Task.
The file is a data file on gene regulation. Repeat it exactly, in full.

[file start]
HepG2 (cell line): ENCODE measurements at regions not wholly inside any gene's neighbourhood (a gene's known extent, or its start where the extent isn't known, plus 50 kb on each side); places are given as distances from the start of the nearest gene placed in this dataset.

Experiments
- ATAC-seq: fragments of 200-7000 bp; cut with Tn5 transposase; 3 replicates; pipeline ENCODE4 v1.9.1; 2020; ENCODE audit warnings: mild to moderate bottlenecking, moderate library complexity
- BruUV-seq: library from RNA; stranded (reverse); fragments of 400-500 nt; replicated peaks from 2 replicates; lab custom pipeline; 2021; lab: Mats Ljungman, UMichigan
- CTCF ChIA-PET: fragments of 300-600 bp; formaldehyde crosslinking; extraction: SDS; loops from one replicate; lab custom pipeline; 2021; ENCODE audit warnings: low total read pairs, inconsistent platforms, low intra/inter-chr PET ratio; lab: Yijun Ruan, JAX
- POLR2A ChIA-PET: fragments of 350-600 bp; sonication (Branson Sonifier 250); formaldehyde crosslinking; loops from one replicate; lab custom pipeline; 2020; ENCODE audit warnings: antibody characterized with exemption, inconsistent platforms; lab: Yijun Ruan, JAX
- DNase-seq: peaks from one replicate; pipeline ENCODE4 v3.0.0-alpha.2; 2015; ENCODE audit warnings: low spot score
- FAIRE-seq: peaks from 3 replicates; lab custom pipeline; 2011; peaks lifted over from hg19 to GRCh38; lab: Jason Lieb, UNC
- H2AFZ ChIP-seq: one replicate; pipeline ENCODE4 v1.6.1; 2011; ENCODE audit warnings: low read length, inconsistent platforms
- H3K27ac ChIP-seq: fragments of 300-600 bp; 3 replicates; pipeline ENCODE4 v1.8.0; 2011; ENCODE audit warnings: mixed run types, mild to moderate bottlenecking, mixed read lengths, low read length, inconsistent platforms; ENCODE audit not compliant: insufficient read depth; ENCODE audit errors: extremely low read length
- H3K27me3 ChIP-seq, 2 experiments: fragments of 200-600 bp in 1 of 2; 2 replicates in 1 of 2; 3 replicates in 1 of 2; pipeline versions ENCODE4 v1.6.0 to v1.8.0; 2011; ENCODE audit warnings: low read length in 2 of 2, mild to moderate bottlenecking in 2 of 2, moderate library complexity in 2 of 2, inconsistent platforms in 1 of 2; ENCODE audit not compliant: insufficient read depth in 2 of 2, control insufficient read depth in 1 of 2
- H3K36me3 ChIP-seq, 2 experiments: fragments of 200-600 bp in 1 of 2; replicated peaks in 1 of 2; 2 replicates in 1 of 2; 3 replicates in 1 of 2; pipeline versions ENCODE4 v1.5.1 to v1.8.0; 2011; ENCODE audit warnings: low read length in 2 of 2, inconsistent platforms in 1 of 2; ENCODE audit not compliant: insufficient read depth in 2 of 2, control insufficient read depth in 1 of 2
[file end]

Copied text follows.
HepG2 (cell line): ENCODE measurements at regions not wholly inside any gene's neighbourhood (a gene's known extent, or its start where the extent isn't known, plus 50 kb on each side); places are given as distances from the start of the nearest gene placed in this dataset.

Experiments
- ATAC-seq: fragments of 200-7000 bp; cut with Tn5 transposase; 3 replicates; pipeline ENCODE4 v1.9.1; 2020; ENCODE audit warnings: mild to moderate bottlenecking, moderate library complexity
- BruUV-seq: library from RNA; stranded (reverse); fragments of 400-500 nt; replicated peaks from 2 replicates; lab custom pipeline; 2021; lab: Mats Ljungman, UMichigan
- CTCF ChIA-PET: fragments of 300-600 bp; formaldehyde crosslinking; extraction: SDS; loops from one replicate; lab custom pipeline; 2021; ENCODE audit warnings: low total read pairs, inconsistent platforms, low intra/inter-chr PET ratio; lab: Yijun Ruan, JAX
- POLR2A ChIA-PET: fragments of 350-600 bp; sonication (Branson Sonifier 250); formaldehyde crosslinking; loops from one replicate; lab custom pipeline; 2020; ENCODE audit warnings: antibody characterized with exemption, inconsistent platforms; lab: Yijun Ruan, JAX
- DNase-seq: peaks from one replicate; pipeline ENCODE4 v3.0.0-alpha.2; 2015; ENCODE audit warnings: low spot score
- FAIRE-seq: peaks from 3 replicates; lab custom pipeline; 2011; peaks lifted over from hg19 to GRCh38; lab: Jason Lieb, UNC
- H2AFZ ChIP-seq: one replicate; pipeline ENCODE4 v1.6.1; 2011; ENCODE audit warnings: low read length, inconsistent platforms
- H3K27ac ChIP-seq: fragments of 300-600 bp; 3 replicates; pipeline ENCODE4 v1.8.0; 2011; ENCODE audit warnings: mixed run types, mild to moderate bottlenecking, mixed read lengths, low read length, inconsistent platforms; ENCODE audit not compliant: insufficient read depth; ENCODE audit errors: extremely low read length
- H3K27me3 ChIP-seq, 2 experiments: fragments of 200-600 bp in 1 of 2; 2 replicates in 1 of 2; 3 replicates in 1 of 2; pipeline versions ENCODE4 v1.6.0 to v1.8.0; 2011; ENCODE audit warnings: low read length in 2 of 2, mild to moderate bottlenecking in 2 of 2, moderate library complexity in 2 of 2, inconsistent platforms in 1 of 2; ENCODE audit not compliant: insufficient read depth in 2 of 2, control insufficient read depth in 1 of 2
- H3K36me3 ChIP-seq, 2 experiments: fragments of 200-600 bp in 1 of 2; replicated peaks in 1 of 2; 2 replicates in 1 of 2; 3 replicates in 1 of 2; pipeline versions ENCODE4 v1.5.1 to v1.8.0; 2011; ENCODE audit warnings: low read length in 2 of 2, inconsistent platforms in 1 of 2; ENCODE audit not compliant: insufficient read depth in 2 of 2, control insufficient read depth in 1 of 2